• Jan Rhodes Norman says:

    This is perfect. Just where my head was at today! I am the Mistress of taking more on. I appreciate the reminder that the dominoes are people and projects that depend on me. The visual that made this really speak to me was a video I recently saw of the Seattle Public Library World Record Book Domino. . Thanks!

  • Anita Chase says:

    Very thought provoking post, Chris. I can relate to this – I have come to accept that no matter how overwhelmed I feel at some times, I feel more anxious when I’m not busy. However, sometimes I feel like I am missing out on some of the good parts in relationships and enjoying life because I’m trying to keep all the plates spinning. This gives me something more to ponder today…

  • Natalie - The Cat Lady Sings says:

    Must remember this the next time I stack too many dominos…

  • Natalie - The Cat Lady Sings says:

    Or dominoes, if I wanted to spell it correctly.

  • Astrid-Vera Schaffner says:

    We always write the things for ourselves, don’t we!

  • Diana says:

    So appropriate for today! Yes – the dominoes are stacked and yes – I’m pushing a few MORE in the empty spaces. On the other hand, I’m also taking three days to go kayaking at the end of this week “off.” I guess that works out!;-)

  • Andrew Brady says:

    A great metaphor and a great read, Chris. One of your best posts in a while. I love a good metaphor and this one is top notch. Certainly something to keep in mind as I try to prioritize all of the great ideas I’ve been overwhelmed with since Pioneer Nation! Thanks!

  • Joana says:

    I hope everything’s OK with you 🙂

    When I think of all the odd places where you’ve been during your worldwide travel adventure, and all the peculiar situations you got yourself into, always managing to sort it out, I’m sure that, whatever your domino issue is, you’ll find a way.

    Be good!

  • Dominique says:

    Beautiful. Thank you. Please let me know if you find a solution because it definitely applies to many of us I’d imagine!

  • Wendy Riches says:

    Oh, the dominoes. In our house, we call it the “finely stacked house of cards”. One of your kids gets sick, the dishwasher breaks, someone wants to reschedule an event, or all three happen at once (and you know they will!), and it all comes crashing down.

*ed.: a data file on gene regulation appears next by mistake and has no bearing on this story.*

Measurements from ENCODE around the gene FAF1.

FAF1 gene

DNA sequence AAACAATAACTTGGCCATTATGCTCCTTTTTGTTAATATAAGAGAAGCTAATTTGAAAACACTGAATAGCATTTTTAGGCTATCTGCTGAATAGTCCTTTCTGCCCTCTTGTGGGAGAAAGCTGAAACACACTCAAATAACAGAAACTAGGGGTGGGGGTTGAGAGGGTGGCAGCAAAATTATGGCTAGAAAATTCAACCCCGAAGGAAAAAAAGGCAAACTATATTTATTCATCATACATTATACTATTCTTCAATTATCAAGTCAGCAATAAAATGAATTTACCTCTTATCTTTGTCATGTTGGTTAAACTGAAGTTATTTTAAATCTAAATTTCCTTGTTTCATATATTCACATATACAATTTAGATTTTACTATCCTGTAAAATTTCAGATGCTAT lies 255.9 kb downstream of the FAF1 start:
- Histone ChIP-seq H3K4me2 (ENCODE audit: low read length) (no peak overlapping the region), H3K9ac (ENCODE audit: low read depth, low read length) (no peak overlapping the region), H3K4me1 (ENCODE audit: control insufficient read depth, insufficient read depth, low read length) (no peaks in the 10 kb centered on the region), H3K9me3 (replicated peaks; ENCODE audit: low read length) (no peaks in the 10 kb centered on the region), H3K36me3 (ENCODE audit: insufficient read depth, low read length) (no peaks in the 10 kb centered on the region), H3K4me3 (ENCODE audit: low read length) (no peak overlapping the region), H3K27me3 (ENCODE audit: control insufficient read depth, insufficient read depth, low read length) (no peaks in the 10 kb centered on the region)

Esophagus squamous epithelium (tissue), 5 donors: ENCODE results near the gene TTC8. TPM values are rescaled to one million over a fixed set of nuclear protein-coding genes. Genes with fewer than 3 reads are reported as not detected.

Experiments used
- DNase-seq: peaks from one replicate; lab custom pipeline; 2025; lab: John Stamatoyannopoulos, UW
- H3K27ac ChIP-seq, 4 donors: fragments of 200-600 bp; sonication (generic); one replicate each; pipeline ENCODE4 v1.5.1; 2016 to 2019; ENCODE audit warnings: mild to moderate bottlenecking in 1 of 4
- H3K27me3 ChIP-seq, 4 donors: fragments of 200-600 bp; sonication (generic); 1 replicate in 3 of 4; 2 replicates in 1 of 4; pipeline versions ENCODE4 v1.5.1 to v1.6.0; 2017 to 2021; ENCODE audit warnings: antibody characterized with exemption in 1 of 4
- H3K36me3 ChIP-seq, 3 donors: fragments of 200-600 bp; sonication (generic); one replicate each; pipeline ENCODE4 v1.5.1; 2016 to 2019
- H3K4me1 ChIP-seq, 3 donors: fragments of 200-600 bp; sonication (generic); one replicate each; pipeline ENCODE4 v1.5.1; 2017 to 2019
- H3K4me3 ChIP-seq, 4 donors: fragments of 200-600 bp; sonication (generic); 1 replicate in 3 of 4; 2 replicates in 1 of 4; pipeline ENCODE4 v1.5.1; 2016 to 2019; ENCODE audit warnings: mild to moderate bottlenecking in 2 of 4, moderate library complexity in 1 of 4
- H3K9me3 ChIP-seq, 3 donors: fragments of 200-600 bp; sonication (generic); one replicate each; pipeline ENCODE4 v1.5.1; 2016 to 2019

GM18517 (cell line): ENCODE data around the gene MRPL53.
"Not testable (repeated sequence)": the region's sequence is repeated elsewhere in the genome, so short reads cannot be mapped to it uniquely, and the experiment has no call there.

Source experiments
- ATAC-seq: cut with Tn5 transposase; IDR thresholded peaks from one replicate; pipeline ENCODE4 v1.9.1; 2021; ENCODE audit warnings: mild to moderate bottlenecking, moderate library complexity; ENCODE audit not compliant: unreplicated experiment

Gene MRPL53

When one of our cards (dominoes) gets dislodged, we revert back to survival mode, dealing with the most important and pressing issues and letting go of the rest until we’re operating at 100% again.
    But indeed it’s a struggle between wanting to keep all those domino stacked and being ok with doing just enough so you don’t have to revert to survival mode when (minor) disaster hits. Especially for us ambitious types 😉

  • Caelan Huntress says:

    This is the tragedy of the highly productive – just because we can get lots of shit done, we feel obligated to operate at maximum capacity.

  • Oliver says:

    Brilliant analogy Chris! Indicates quite well the fragility of this intricate construct we seem to stop properly working on at some point in our lives…

  • Michael Max says:

    Here’s something curious that I’ve noticed–

    Projects, or life for that matter, rarely go as planned. The really weird thing is when they do. And yet, in my mind I consider the moments gone askew as abnormal, when in fact–they are more the reality.

    And the moments that do unfold just as I planned. I fail to register those as unusual. I tend to think that is normal…even when it is anything but!

  • Bonnie says:

    Intense and vulnerable. Nice.

  • Vee says:

    Thank you Chris. This was a much needed and important reminder. I’m going to remove one domino right now and take a look at the blue sky and allow myself a leisure cup of coffee.

  • Anna says:

    Brilliant post, Chris. Great metaphor!
    You are right, we play that game dangerously, or rather unwisely. We spend an enormous amount of time and effort stacking the dominoes, but we stack them too close, trying to fit as many as we can. Watching them fall is fun in the game and tragic in real life.
    Being the “evangelists of the unconventional”, we need to be creative in positioning them differently, for which we have to slow down and rethink our whole life and reevaluate all we have and all we do.